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Too Many G's

I rather like Simon Johnson's suggestion that the G-8 be scrapped and the G-20 imbued with more importance:

First, emerging markets have obviously risen in both respectable clout and ability to make trouble. China's exchange rate policy is a leading example, but think also about Mexico, Brazil, or India. Having a global economic discussion (e.g., on climate change or aid to Africa) without these players fully at the table does not really make sense--particularly as the G20 now operates effectively at the heads of government level. And inviting these countries to a dinner or other event on the fringes of the main meeting just adds insult to injury.

Second, the Europeans are now organized into a loose political union and all of the major economies--except the UK--are in a currency union. What is the point of sitting down with Italy, Germany, France, and the UK separately? It is much more effective when they--and other Europeans--work out common positions and bring those to the table collectively. The European Union belongs to the G20 but not the G7.

Third, the idea that the U.S. and its allies "lead" by any kind of economic policy example is plainly in disarray. The recent crisis focuses our attention, but we've seen two or three decades with irresponsible credit and throwing fiscal caution to the winds across these countries. These countries traditionally position themselves as "G7 models" worth emulating; this message needs to be toned down.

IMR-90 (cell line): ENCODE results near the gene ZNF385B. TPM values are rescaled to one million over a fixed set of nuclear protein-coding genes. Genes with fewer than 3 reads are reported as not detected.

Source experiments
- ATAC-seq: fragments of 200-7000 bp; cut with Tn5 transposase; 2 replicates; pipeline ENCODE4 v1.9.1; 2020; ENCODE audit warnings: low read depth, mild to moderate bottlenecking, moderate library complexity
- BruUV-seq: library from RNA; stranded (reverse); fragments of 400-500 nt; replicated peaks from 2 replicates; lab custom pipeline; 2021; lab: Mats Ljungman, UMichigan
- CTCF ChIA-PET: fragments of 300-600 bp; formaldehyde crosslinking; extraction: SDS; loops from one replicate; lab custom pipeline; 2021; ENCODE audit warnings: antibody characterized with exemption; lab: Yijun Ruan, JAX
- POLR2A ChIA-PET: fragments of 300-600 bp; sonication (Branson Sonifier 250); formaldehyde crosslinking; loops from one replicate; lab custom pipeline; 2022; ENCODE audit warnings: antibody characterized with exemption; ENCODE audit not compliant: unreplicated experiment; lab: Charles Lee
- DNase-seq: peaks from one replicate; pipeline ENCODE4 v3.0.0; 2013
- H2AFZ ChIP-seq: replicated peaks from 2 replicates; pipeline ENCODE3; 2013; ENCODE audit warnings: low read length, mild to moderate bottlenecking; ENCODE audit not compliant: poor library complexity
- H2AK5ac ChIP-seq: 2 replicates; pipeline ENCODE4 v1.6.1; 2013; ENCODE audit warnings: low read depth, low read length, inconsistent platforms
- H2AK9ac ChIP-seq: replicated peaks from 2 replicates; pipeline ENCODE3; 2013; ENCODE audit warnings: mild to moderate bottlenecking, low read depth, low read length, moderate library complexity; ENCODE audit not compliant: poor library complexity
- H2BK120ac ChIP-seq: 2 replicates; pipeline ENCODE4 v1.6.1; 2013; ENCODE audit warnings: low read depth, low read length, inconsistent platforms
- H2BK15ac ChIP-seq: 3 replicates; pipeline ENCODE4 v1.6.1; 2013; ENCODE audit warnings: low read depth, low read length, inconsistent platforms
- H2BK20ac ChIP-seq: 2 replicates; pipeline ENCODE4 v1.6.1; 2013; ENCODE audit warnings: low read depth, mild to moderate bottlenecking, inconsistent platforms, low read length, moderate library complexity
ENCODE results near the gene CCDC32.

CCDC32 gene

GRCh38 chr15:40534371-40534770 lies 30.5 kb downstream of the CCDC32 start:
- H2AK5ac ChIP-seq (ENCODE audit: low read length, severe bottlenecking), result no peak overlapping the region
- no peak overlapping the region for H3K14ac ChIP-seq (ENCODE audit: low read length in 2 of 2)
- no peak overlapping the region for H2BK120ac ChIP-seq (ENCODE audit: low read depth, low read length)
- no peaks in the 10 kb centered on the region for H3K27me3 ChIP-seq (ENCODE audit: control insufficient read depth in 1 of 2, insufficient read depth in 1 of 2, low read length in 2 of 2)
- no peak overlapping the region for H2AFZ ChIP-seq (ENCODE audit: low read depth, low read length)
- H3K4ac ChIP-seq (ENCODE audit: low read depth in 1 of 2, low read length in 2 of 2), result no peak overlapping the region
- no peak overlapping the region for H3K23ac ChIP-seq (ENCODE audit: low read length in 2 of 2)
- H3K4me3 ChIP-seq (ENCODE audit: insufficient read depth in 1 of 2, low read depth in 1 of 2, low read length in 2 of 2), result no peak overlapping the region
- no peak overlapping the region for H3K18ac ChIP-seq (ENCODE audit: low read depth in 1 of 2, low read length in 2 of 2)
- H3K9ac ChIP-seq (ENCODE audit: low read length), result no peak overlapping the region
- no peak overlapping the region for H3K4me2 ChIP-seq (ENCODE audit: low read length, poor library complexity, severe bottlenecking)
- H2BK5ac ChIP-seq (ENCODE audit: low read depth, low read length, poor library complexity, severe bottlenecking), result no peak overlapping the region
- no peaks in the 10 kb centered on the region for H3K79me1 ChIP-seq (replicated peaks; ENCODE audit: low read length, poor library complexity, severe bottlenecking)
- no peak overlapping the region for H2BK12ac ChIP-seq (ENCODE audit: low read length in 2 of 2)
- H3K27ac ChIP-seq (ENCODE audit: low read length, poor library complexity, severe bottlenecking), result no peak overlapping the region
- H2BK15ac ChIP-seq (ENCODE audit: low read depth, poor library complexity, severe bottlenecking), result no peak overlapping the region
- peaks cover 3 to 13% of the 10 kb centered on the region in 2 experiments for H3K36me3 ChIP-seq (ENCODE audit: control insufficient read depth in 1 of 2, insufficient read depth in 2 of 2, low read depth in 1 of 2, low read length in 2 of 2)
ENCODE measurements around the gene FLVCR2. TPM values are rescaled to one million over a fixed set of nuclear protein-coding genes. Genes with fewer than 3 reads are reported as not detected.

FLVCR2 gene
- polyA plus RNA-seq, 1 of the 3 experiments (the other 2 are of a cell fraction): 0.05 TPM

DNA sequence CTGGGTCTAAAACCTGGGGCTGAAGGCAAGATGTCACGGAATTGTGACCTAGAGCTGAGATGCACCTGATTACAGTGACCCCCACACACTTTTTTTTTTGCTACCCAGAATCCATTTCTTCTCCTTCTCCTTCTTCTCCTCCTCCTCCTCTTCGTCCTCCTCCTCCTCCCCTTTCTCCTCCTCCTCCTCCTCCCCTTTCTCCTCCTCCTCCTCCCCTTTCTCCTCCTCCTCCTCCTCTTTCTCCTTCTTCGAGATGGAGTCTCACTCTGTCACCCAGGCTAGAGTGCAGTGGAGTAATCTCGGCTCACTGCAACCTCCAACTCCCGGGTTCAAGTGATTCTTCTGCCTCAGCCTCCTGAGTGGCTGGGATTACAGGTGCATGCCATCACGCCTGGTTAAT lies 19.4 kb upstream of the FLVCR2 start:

President Obama obviously has a talent for diplomacy (e.g., at the April G20 summit). He should use the Pittsburgh G20 summit in September to transition away from the dated emphasis on the importance of a G7/G8 heads of government meeting (e.g., reduce the excessive display of nothingness, lower the hype, have it feed into the G20 more explicitly). Canada, chair of the G7 next year and usually very sensible on these kinds of issues, can help.

By Ezra Klein  |  July 8, 2009; 2:02 PM ET
Categories:  Solutions  
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Comments

We do not need intellect of Simon to tell us that G8 has become ineffective and needs to be replaced by G20. What we need is to understand how will this unfold in absence of a sudden switch. Sudden switch is impossible because no one is going to bell the cat and tell Germany/French/Italy to send only one representative while UK retains it's seat. That cannot be pulled off.

What needs to happen is President Obama simply to declare that 'let us conduct the business in G20 and scrap G8 altogether'. He needs backing from at least one more G8 country. Japan, Italy, UK and France being in the loser camp; they are unlikely to back. This means it is Canada or Germany who needs to back the idea of scrapping G8 to be replaced by G20. Germany is the best candidate. Only then it will happen. What is it that in the domestic politics of Germany which will push her to opt out of G8? May be nothing and only for Merkel to decide.

Posted by: umesh409 | July 9, 2009 12:16 AM | Report abuse

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